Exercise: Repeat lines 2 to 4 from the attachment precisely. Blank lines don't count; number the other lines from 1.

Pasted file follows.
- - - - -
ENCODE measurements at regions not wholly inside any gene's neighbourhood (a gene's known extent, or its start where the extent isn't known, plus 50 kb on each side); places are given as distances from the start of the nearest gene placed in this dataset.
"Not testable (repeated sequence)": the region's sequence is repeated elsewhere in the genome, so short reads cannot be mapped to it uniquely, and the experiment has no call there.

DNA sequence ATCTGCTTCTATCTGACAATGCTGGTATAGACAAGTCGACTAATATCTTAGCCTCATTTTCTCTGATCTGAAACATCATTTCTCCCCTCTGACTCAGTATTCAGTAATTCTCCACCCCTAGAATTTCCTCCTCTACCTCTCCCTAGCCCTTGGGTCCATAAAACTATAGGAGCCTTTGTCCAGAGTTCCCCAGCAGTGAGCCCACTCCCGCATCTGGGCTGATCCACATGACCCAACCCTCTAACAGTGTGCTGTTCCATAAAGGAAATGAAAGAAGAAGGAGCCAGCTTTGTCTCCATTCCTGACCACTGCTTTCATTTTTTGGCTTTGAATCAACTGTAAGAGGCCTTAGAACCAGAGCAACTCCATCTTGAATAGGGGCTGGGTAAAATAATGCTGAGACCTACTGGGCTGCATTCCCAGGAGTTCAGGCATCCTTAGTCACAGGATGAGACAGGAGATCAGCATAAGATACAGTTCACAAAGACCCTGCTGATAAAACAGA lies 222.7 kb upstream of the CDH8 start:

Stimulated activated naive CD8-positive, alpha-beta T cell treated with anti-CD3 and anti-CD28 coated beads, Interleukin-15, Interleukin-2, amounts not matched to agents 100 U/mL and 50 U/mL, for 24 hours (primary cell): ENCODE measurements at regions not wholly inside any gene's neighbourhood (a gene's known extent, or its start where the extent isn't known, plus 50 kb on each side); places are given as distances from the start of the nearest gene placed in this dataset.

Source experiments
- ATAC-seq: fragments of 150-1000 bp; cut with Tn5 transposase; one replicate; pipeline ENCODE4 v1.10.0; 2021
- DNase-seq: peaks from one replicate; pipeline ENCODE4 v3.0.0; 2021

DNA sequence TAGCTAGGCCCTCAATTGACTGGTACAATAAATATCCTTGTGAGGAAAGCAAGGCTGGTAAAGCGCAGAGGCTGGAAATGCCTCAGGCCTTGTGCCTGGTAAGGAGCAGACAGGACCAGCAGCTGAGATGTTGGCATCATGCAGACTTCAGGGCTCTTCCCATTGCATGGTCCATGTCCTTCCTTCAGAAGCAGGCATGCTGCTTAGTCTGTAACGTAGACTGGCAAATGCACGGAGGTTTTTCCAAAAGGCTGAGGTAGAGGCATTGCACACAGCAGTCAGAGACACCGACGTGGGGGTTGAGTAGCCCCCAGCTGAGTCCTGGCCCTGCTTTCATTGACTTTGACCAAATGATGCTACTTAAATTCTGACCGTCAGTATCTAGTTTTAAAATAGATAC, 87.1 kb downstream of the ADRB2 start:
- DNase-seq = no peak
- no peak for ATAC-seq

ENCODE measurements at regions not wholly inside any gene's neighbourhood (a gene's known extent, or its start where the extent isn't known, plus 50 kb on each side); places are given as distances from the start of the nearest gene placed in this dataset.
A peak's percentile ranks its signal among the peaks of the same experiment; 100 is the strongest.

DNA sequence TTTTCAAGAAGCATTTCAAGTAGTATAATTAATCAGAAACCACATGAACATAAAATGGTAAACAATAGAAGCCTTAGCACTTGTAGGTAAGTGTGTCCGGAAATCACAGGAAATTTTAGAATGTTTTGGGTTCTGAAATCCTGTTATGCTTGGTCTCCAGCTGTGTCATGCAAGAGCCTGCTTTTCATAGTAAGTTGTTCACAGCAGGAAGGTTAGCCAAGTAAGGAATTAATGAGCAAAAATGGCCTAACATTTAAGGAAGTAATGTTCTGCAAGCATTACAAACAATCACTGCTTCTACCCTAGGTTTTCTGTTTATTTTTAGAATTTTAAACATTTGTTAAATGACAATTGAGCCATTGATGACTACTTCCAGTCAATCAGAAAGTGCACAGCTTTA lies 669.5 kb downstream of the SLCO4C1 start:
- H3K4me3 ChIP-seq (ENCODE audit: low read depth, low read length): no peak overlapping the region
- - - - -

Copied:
"Not testable (repeated sequence)": the region's sequence is repeated elsewhere in the genome, so short reads cannot be mapped to it uniquely, and the experiment has no call there.

DNA sequence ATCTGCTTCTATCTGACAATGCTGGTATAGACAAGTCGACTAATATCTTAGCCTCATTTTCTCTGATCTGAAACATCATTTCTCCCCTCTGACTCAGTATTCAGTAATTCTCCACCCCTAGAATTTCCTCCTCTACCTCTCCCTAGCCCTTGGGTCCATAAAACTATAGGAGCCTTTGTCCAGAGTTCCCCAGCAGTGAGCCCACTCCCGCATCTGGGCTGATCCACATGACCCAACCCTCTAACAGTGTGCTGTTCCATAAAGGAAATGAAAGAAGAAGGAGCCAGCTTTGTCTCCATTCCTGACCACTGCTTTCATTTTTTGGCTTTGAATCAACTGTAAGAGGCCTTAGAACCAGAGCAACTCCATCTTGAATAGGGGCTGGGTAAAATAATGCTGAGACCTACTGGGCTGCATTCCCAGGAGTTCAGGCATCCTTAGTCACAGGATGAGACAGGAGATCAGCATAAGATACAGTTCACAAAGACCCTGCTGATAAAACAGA lies 222.7 kb upstream of the CDH8 start:

Stimulated activated naive CD8-positive, alpha-beta T cell treated with anti-CD3 and anti-CD28 coated beads, Interleukin-15, Interleukin-2, amounts not matched to agents 100 U/mL and 50 U/mL, for 24 hours (primary cell): ENCODE measurements at regions not wholly inside any gene's neighbourhood (a gene's known extent, or its start where the extent isn't known, plus 50 kb on each side); places are given as distances from the start of the nearest gene placed in this dataset.